"Can I put my dog in my will?"
The answer to this question depends in large part whether your state has adopted the Uniform Trust Act (UTA) of 2000 or a statute that addresses pet trusts. The UTA does not allow you to will property to an animal per se, but allows you to set up a trust for the continuing care of your pet. The Act itself is an example of the increased recognition of animal interests in the civil law arena. The provisions of the Uniform Trust Act of 2000,1 which have been adopted in approximately 39 states,2 lower another long-standing legal barrier for animals. The river has been forded. The traditional view in the United States has disallowed animals to be the lawful subject of a provision in a will or trust.3 This inability of individuals to make provisions for their pets after their deaths was addressed by the drafters of the Uniform Trust Law with the drafting of Section 408 of the Act. Under this section, a trust for the care of an animal is specifically allowed along with the authorization for courts to appoint someone to enforce the trust.4 Parallel language has also been made part of the Uniform Probate Law.5 Thus, a pet becomes a legally relevant being, one who has income and assets which must be protected with in the legal system.
This change of legal status has occurred in that most traditional of legal areas - trust and estates. This change is of a different quality than the examples before. In this case, government action is not required for the interests of an animal to be asserted in the legal system. The civil courts have authority to act on behalf of the animals. While the primary motivation may well have been taking care of the concerns of human owner of pets, the lawyers and legislatures adopting the Uniform Law and associated state statutes apparently did not have any conceptual difficulty in accommodating animals into our existing legal community.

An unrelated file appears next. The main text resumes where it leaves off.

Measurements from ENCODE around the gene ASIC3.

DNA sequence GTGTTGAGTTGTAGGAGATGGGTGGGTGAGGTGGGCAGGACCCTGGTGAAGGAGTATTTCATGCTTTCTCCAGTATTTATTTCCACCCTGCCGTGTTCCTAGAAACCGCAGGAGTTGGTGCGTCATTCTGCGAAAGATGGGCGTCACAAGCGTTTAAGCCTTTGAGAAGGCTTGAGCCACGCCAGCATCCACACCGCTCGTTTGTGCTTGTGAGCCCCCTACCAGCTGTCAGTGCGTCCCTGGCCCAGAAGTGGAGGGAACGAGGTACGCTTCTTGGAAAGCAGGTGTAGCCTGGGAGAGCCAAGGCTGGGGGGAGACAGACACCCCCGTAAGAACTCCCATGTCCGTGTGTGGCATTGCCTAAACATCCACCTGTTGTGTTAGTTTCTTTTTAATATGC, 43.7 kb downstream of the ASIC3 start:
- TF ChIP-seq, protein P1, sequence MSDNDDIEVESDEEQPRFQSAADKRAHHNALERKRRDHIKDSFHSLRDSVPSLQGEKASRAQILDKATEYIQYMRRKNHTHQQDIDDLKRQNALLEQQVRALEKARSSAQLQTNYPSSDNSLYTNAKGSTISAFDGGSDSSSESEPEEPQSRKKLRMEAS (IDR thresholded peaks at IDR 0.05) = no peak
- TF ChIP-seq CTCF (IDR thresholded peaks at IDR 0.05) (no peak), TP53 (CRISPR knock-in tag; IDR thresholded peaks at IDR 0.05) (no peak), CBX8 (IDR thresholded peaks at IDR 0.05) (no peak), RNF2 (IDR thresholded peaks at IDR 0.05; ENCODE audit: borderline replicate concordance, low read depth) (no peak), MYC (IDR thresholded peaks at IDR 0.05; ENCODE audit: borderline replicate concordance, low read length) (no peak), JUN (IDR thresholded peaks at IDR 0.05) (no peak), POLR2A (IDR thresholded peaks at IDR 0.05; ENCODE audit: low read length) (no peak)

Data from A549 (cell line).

To see which states have adopted pet trust laws, see the Pet Trust Map Page.
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1 Uniform Trust Code, Last Revised or Amended in 2001, Drafted by the National Conference of Commissioners on Uniform State Laws.(available at: http://www.law.upenn.edu/library/ulc/uta/2001final.htm).
2 For example, see Alaska (Sec 13.12.907); Arizona (Sec 14-2907); California (CA Prob. Sec 15212); Colorado (Sec 15-11-901); Florida (Sec 737.116); Iowa (Sec 633.2105); Kansas (KS ST § 58a-408); Michigan (Sec 700.2722); Missouri (Sec 456.055); Montana (Sec 72-2-1017); Nevada (Sec 163.0075); New Jersey (Sec 3B:11-38); New Mexico (Sec 45-2-907); New York (Est. Pow. & Trst. Sec 7-8.1); North Carolina (Sec 36C-4-408); Oregon (Sec 128.308); Tennessee (Sec 35-15-408); Utah (Sec 75-2-1001); Washington (WA ST 11.118.005 - WA ST 11.118.110), among others. )To see if your state has adopted a provision, see the Map of Pet Trusts or the Table of Wills & Trusts Statutes).
3 See generally, Gerry W. Beyer Pet Animals: What Happens When Their Humans Die? 40 SANTA CLARA L. REV. 617 (2000); Siobhan Morrissey, Wills Go To the Dogs, 89 ABA JOUR. 24 (May 2003).
4 Trust for Care of Animal:
(a) A trust may be created to provide for the care of an animal alive during the settlor's lifetime. The trust terminates upon the death of the animal or, if the trust was created to provide for the care of more than one animal alive during the settlor's lifetime, upon the death of the last surviving animal.
(b) A trust authorized by this section may be enforced by a person appointed in the terms of the trust or, if no person is so appointed, by a person appointed by the court. A person having an interest in the welfare of the animal may request the court to appoint a person to enforce the trust or to remove a person appointed.
Uniform Trust Code § 408, supra note .
5 Uniform Probate Code § 2-907(1993). Adopted by Arizona:
Honorary trusts; trusts for pets; conditions
B. A trust for the care of a designated domestic or pet animal is valid. The trust terminates when no living animal is covered by the trust. A governing instrument shall be liberally construed to bring the transfer within this subsection, to presume against the merely precatory or honorary nature of the disposition and to carry out the general intent of the transferor. Extrinsic evidence is admissible in determining the transferor's intent.
Az. Rev. Statute §14-2907.